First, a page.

Abstract: Content is the core of every website. From search engine spiders, mobile devices, assistive technology and low vision users to atomization with RSS, syndication and microformats. Your content is for everyone and everything. Don’t lock it up.
Presenter: John Galvin, Brookhaven National Laboratory
Abstract: An overview of how Brookhaven’s various home-built content management systems have been integrated allowing content to be efficiently distributed through various internal and external web interfaces.
Abstract: Collaborative software (also referred to as groupware or workgroup support systems) is software designed to help people involved in a common task achieve their goals via the computer. In this panel, we will be discussing web-based collaborative tools and finding out which ones are used by our various Labs.
The panelists have experience with Microsoft Sharepoint, Mediawiki, basecamp, Drupal, Skype, Twitter – a combination of these and more – though anyone with other collaborative software experiences is encouraged to share them as part of the discussion. There are overlapping technologies used in social networking, but this panel will focus on the formal approach of collaborating to achieve common work deliverables, and the ways collaborative software tools allow us to achieve formality of operations via record or document management, threaded discussions, audit history, security, consistency etc.
Since the biggest hurdle in implementing collaborative software is convincing people to use it, we will also discuss how each lab has approached this.
Presenter: Ann Rafferty, Los Alamos National Laboratory
Abstract: Presentation of communication distribution system for corporate-level Web messaging , news, and information, including a science story center appealing to a general audience.
The CMS allows users to easily update and maintain content, utilizes a standard open-source MVC framework, Cake PHP, and runs off a MYSQL database. Standard templates are used and create hundreds of pages from one “wrapper” file and one “content” file that combine dynamically to create a viewable page.
The tool incorporates a high level of search engine optimization: meta information is populated dynamically, and the tool makes unique keyword-based urls. The content is also archived to make web audits much easier and more accurate. Page content can be created and set to draft, review, published, and archive status. A review and release approval process is scheduled to be built into the tool as well.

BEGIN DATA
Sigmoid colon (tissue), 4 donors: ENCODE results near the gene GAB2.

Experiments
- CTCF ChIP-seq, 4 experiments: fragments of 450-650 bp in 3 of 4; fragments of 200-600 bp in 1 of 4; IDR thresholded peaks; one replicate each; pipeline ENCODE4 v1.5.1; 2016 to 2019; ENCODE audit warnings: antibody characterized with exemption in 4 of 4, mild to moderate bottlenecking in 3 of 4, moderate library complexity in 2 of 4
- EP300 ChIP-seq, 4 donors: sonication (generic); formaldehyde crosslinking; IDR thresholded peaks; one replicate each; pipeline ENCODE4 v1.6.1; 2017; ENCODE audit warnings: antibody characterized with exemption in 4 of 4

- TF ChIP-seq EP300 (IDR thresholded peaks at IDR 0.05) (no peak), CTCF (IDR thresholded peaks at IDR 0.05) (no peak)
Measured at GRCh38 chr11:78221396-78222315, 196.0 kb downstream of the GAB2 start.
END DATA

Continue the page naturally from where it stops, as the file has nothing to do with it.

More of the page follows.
The presentation will also include a demo of the content management interface and the template structure. Also we will show how the tool has allowed LANL to leverage the same content into a range of products, from web to print to pdf, from the same data with the same tool, using templates and parsing the data to different formats. Finally, we will show how the CMS can assemble content from multiple sources onto a single page within different template layouts (portal, form-based, organization-style, magazine, subject pages, etc.), creating standardized, or unique, content-rich pages that involve little coding after initial setup.
FY09 projects include using the CMS to produce a media center, a centralized photo database using a shopping cart for ordering, science portals, a learning center for science, an interactive history site, and more. The tool will allow the developer to use a Flash-based interface and pull data from the CMS dynamically. Designers, content providers, developers and clients will appreciate the versatility and the built-in standardization that gives them the time to focus on verbal and visual communication instead of coding and updating links.
Presenter: Laura Mengel, Fermi National Accelerator Laboratory
Abstract: Fermilab has implemented strategies and automated processes to increase the reliability and security of their web servers. Topics to be discussed include: our overall web service design, automated creation for new web area requests, service monitoring to provide alerts for many different issues that could interrupt or degrade service, a security baseline standard, and automated scripts to check for a variety of security issues in web content areas in order to reduce security incidents.
Presenter: David Cruley, IBM
Abstract: Many organizations are adopting SOA as a paradigm for developing applications. However, there is not a single “best” way to adopt SOA. Nor is there a single way to instantiate the necessary infrastructure. This presentation examines the various components of a SOA infrasturcture and the capabilities they provide. It also provides some considerations for determining the best way to re-use existing services. Finally, the presentation will discuss some of the patterns and best practices for enabling service access and re-use across an organization.
Presenter: Christi Forsythe, Sandia National Laboratories
Abstract: Integrating security best practices into the software development life cycle will support deploying more secure applications. Security is not something you can just slap on just prior to deploying an application. This presentation will talk about secure design guidelines to consider when developing Web applications.
Presenter: Craig Hokanson, Sandia National Laboratories
Abstract: I’m going to lead a discussion about the usefulness of todays captcha technology. I will look at the possible uses as well as the vulnerabilities associated with them. The last part of this discussion will focus on what the future might hold for captchas as well as possible replacements.
Presenter: Daniel Chen, Conviva, Inc.
Abstract: Learn how to build a simple website or presentation using Adobe Flex framework. Learn how to create interactive experiences with basic UI, Layout, navigation, and media controls.
Presenter: Andras Szakal, Engineer and Chief Architect for Federal Software, IBM